I have often spoken about being a multi-potentialite – essentially not wanting to pigeon-hole myself or be great at just one thing. This still speaks true to me but recently I have been struggling with my journey not being the same as others – I see family and friends signing up for Masters programmes, new leadership jobs in big organisations and it got me thinking – why is my path so different?
Today I took a day off and it was really hard to make the decision to do so – it’s mid-week and there was absolutely no reason to take a day off. I just wanted one because I wanted to get my head straight with no distractions from the day-to-day or from friends wanting to talk or having to do the gardening because we are in lockdown and that’s what you do at the weekend when you can’t see people or travel – distractions that happen on non-workday’s.
It’s 10.56am, on a Wednesday, and I am still in my dressing gown – I just finished watching an incredibly inspiring documentary called ‘Unstoppable’ and it made me realise that I do have a ‘thing’.
My definition of what ‘Your thing’ is:
When, no matter how hard you try, you are continuously drawn back to it.
Bethany Hamilton, from Unstoppable, was continuously drawn back to surfing no matter the challenges thrown in front of her – losing her arm at 13 being the first major challenge she faced but she kept going.
It’s important to note that even when you know what ‘your thing’ is you will still have up’s and down’s – you will still want to quit but you won’t be able to because you are drawn back to it time and time again – sometimes I wish I didn’t have a thing, because I drive myself nuts with it, but it’s my purpose and it drives me forward.
Entrepreneurship is my thing – it always has been and I am coming to terms with the fact that it always will be. There’s no reason for it to be my thing – no-one in my family are entrepreneurs and I haven’t necessarily been pushed towards it. It’s there, ingrained in me and although there are days that I wish it wasn’t, most of the time, I love it – I love the buzz it gives me (and sometimes I hate the stress it gives me). I have tried to do what my friends have done – to fit into the corporate life but I found it really hard. I have tried to stick to a job, because I got judged for switching jobs too quickly, but I just couldn’t do it when I knew it wasn’t right for me – right for the way I am wired (and I guess how many entrepreneurial minded people are wired).
I guess I find my journey so hard because entrepreneurship is still so new – yet, ironically one of the oldest career paths. How do you think some of the longest running companies started? They had to start from one persons’ idea and that person then had to have the courage, against all odds, to build it. That’s what inspires me everyday – that courage a person finds to believe so much in something that they put everything on the line to make it happen. Not only do I personally love working in that kind of environment but I love hearing about it – I eat up content like ‘How I Built This’, regularly read books like ‘Let My People Go Surfing’ and ‘Shoe Dog’ and get a buzz every time someone says ‘I think I have an idea’. When I see someone who has wanted to start an idea, actually start it or even see entrepreneurs 5/10 years in their journey still trying to make it happen – it inspires me and feeds my addiction.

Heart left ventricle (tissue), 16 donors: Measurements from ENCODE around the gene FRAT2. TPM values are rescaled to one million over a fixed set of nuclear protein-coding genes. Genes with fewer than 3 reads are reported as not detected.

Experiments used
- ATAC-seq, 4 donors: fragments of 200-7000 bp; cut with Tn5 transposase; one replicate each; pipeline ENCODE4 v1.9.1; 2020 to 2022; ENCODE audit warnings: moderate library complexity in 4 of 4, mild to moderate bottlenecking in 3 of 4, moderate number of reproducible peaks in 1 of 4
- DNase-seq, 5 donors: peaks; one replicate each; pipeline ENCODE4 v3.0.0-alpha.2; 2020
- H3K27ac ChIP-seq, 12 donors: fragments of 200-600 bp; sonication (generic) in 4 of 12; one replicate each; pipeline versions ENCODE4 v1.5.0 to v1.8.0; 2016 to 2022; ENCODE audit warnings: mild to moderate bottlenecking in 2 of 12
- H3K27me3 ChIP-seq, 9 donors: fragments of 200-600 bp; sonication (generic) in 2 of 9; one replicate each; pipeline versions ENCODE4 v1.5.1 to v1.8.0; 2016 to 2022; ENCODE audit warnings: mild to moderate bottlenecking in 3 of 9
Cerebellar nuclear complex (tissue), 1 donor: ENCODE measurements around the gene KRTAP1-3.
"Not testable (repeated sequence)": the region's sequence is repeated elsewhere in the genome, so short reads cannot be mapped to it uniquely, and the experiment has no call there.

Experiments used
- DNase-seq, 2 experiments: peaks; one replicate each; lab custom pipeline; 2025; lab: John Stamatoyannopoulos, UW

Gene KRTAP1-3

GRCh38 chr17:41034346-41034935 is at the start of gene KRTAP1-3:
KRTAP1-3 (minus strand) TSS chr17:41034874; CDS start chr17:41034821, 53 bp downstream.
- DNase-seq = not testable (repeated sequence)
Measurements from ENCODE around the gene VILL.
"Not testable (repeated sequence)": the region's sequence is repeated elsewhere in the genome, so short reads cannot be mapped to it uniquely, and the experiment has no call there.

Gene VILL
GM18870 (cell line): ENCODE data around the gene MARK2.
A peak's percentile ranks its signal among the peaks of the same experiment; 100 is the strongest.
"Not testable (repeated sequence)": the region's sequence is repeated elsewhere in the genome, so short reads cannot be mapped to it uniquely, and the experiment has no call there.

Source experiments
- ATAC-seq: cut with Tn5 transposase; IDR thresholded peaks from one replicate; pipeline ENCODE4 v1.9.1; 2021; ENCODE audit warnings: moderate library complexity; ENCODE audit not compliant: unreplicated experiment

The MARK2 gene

My journey started off with me making and selling jewellery to school friends, I promoted being enterprising to students whilst at university, I started my own company, bought my own company, admitted failure and went to work with one of the most incredible companies in entrepreneurship – Innocent Drinks, worked for founders, coached founders and then joined a founder to help run a company trying to make a difference – so, when I am accused again of not following the ‘correct’ path I won’t feel like crap because I am following a path and my path is entrepreneurship – and that’s ok (actually it’s really great!)
I think, like Bethany, I should share my dream which I hope gives you some inspiration to work out what ‘your thing’ is and to keep going for it. It’s not, to most, exhilarating like surfing the biggest waves but to me, it is – and therefore when you work out yours remember it doesn’t matter what others think because they don’t have to live with it everyday like you do.
I will be seen as one of the experts in entrepreneurship – I will have built and sold a business, I will change the way entrepreneurship is taught and alongside this I will have a family.
What’s ‘your thing’? If you don’t know, write down your journey to date and see if you see any trends or similarities. Or maybe you have a dream – write it down and ‘your thing’ might scream out at you.
When you find out what it is, hold onto it and don’t be ashamed of it – the hardest thing is not following the same path as everyone else – I struggle with it all the time but entrepreneurship is my thing, it’s not their’s, and that’s good because the competition at the top for me, being an expert in entrepreneurship, is much much smaller.